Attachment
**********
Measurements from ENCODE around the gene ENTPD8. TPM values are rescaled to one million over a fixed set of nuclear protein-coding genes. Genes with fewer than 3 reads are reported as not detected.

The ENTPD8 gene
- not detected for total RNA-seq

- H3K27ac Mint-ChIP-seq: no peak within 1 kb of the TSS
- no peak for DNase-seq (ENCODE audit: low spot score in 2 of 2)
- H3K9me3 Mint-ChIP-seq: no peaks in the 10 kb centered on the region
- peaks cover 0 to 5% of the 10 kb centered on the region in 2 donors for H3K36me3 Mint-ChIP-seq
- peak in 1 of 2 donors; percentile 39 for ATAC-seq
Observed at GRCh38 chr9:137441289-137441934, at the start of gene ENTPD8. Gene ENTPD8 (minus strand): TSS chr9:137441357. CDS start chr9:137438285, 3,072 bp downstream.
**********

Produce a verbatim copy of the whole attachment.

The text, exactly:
Measurements from ENCODE around the gene ENTPD8. TPM values are rescaled to one million over a fixed set of nuclear protein-coding genes. Genes with fewer than 3 reads are reported as not detected.

The ENTPD8 gene
- not detected for total RNA-seq

- H3K27ac Mint-ChIP-seq: no peak within 1 kb of the TSS
- no peak for DNase-seq (ENCODE audit: low spot score in 2 of 2)
- H3K9me3 Mint-ChIP-seq: no peaks in the 10 kb centered on the region
- peaks cover 0 to 5% of the 10 kb centered on the region in 2 donors for H3K36me3 Mint-ChIP-seq
- peak in 1 of 2 donors; percentile 39 for ATAC-seq
Observed at GRCh38 chr9:137441289-137441934, at the start of gene ENTPD8. Gene ENTPD8 (minus strand): TSS chr9:137441357. CDS start chr9:137438285, 3,072 bp downstream.